In 1918, Yugoslavia emerged as a new nation, patched together at the end of World War I from the defeated Austrian-Hungarian and Ottoman Empires plus the kingdoms of Montenegro and Serbia. For some years Yugoslavia was an independent kingdom. After World War II it became a republic. Now the official name is the Socialist Federal Republic of Yugoslavia.
Throughout its history turbulence has often been the rule and not the exception. Yugoslavia controls important land routes from central and western Europe to the Aegean Sea and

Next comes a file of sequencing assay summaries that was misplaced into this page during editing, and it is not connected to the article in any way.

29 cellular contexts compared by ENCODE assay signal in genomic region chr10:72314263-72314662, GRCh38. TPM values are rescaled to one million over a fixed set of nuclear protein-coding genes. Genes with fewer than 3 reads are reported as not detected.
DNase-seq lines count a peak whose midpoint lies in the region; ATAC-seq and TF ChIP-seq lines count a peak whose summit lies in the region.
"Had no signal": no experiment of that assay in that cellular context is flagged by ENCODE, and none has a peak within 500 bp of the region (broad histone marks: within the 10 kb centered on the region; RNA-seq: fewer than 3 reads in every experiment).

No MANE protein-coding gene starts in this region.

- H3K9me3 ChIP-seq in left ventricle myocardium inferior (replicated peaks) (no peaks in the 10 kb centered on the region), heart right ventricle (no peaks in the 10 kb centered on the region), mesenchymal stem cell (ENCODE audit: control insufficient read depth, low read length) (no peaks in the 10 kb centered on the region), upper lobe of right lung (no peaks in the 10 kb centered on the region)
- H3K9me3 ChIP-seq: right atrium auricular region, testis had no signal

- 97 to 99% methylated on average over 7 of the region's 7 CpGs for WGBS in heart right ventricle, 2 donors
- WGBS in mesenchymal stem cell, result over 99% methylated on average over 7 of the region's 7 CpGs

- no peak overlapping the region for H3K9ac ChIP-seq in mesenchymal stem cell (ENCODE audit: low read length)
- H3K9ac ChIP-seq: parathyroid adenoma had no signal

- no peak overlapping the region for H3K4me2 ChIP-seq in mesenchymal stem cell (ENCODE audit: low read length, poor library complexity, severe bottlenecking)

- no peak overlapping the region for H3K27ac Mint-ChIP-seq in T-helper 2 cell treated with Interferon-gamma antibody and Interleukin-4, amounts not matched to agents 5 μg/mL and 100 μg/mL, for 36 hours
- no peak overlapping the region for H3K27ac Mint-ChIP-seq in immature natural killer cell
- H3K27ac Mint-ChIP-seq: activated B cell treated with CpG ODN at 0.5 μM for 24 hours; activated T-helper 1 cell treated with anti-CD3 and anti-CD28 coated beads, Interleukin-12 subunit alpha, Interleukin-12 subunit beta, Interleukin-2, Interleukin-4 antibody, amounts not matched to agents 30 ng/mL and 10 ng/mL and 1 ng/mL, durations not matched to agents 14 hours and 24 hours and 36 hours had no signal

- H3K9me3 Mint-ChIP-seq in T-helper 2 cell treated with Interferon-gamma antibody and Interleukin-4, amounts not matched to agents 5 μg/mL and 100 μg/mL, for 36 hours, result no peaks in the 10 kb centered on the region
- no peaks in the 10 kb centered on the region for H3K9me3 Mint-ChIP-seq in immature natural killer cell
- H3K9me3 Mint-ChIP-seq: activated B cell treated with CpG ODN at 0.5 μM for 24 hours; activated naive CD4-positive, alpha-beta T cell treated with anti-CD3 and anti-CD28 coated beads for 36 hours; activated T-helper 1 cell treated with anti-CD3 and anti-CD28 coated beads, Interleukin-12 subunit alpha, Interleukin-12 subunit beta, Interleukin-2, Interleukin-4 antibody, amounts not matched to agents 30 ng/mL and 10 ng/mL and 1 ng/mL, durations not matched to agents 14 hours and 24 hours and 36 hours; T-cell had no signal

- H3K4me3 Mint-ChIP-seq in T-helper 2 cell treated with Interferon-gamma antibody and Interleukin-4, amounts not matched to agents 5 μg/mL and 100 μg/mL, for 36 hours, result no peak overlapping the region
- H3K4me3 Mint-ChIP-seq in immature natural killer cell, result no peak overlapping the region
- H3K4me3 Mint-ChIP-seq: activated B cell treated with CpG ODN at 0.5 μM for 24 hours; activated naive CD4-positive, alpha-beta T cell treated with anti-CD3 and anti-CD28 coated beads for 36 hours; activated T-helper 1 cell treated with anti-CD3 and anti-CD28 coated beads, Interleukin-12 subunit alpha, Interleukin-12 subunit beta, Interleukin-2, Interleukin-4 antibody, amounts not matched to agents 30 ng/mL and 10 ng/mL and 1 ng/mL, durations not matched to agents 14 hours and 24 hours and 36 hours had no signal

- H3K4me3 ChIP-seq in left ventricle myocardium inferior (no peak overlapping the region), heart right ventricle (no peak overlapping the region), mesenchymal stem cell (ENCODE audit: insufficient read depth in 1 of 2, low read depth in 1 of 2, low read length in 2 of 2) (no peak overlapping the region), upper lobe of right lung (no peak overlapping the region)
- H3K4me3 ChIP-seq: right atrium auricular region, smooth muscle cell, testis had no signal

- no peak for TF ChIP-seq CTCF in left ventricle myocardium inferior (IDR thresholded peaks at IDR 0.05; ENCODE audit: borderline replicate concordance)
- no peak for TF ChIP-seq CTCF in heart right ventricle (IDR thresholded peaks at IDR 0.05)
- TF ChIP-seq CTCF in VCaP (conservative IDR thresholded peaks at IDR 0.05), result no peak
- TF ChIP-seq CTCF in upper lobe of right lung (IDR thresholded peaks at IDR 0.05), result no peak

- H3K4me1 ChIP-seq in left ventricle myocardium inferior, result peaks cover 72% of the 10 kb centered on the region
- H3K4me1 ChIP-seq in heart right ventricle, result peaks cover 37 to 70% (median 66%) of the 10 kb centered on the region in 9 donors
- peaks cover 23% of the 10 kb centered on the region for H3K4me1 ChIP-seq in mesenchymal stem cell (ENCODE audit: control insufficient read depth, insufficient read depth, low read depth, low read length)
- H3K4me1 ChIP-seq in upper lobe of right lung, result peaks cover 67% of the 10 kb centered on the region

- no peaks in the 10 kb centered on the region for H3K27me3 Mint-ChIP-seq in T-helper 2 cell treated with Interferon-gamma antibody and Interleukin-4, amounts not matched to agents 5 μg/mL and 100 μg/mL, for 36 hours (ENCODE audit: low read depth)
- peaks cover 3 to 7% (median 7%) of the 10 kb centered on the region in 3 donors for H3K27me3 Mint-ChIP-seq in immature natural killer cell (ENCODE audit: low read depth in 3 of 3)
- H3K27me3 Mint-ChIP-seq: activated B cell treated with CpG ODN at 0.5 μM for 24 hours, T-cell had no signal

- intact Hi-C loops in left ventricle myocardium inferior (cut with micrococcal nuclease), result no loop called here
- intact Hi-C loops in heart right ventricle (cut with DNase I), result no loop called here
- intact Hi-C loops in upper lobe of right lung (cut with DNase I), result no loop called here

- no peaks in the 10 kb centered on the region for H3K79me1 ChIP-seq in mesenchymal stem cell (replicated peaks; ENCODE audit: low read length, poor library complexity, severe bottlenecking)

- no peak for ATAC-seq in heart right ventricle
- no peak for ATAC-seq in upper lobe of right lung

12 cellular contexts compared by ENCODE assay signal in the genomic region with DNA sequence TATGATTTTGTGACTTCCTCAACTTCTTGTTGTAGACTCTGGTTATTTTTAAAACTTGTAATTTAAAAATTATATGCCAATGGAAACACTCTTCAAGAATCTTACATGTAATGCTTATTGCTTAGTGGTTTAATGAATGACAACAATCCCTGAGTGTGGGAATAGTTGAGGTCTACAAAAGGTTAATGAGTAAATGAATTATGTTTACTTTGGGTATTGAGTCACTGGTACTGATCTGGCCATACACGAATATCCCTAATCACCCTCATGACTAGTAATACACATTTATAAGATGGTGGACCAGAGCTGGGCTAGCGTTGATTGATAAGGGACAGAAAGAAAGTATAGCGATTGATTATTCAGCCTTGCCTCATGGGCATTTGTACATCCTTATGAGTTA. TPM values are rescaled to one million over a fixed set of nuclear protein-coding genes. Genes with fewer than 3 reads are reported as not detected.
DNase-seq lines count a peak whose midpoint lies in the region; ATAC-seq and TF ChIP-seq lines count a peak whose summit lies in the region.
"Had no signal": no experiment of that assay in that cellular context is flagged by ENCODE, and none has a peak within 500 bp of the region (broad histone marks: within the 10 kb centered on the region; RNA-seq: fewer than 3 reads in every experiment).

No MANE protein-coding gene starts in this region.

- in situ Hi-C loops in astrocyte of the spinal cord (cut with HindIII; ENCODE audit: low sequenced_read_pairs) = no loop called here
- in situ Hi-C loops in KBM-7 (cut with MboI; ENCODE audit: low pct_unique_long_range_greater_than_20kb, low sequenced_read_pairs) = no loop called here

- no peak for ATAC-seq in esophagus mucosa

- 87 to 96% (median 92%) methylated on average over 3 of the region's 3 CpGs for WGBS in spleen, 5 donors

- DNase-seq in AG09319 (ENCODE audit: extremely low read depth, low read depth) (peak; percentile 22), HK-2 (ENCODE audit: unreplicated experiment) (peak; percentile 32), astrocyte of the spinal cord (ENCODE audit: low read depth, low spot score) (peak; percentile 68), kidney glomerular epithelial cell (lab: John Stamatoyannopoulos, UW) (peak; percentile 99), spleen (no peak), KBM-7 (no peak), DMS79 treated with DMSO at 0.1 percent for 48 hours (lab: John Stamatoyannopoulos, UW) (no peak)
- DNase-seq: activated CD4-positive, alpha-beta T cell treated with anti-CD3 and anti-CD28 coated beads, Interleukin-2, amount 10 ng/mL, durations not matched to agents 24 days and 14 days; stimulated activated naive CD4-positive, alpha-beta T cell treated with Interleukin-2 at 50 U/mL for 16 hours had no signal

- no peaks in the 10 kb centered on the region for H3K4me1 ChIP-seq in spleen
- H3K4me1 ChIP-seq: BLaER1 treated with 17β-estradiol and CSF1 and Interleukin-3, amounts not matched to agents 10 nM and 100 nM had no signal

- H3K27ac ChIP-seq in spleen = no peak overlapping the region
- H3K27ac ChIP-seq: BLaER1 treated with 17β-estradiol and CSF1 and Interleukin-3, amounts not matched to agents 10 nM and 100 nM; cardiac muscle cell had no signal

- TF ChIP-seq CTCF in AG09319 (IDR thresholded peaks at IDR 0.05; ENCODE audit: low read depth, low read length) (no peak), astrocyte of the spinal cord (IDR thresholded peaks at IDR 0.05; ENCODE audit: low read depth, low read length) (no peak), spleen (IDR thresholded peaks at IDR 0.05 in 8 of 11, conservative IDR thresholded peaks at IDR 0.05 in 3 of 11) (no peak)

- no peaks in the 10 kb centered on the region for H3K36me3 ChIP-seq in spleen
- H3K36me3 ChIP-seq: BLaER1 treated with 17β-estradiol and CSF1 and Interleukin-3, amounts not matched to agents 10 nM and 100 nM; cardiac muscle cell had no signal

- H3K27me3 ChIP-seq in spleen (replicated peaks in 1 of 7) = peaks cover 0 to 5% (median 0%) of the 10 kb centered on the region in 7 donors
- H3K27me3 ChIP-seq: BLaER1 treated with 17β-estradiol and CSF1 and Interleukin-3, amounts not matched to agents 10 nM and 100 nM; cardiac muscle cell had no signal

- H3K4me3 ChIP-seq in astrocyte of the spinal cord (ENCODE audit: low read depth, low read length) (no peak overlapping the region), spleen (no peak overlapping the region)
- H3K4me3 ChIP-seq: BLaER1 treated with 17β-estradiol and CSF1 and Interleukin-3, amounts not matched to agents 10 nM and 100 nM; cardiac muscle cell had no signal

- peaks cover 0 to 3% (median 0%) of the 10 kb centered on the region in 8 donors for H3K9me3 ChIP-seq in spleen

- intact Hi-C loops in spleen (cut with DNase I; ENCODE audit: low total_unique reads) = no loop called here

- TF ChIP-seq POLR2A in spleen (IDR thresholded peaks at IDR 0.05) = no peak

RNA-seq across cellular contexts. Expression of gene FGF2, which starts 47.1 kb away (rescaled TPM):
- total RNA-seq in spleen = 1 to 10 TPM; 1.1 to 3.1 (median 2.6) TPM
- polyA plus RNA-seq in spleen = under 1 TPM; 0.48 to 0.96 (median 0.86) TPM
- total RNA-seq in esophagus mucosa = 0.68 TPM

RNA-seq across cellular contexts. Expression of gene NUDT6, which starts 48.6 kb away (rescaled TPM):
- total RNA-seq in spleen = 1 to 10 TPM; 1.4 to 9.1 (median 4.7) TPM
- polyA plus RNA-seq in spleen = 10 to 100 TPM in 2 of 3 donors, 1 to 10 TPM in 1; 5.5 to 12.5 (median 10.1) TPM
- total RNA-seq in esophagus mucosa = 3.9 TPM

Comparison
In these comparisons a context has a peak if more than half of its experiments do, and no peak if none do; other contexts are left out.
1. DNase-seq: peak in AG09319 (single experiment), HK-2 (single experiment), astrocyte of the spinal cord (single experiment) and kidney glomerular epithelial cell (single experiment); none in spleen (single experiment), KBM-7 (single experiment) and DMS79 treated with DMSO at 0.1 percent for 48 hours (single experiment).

Turkish Straits. Since the Middle Ages and the times of the Byzantine Empire, the area has served as a natural bridge between East and West, thus being a vulnerable prize in geopolitical conflicts.
Today, the economic problems of Yugoslavia are similar to those of many countries. It is encountering a high rate of inflation and substantial unemployment and is weathering balance of payment and
Thomas I. And Now a Yugoslav JAMA. JAMA. 1985;254(4):533. doi:10.1001/jama.1985.03360040087034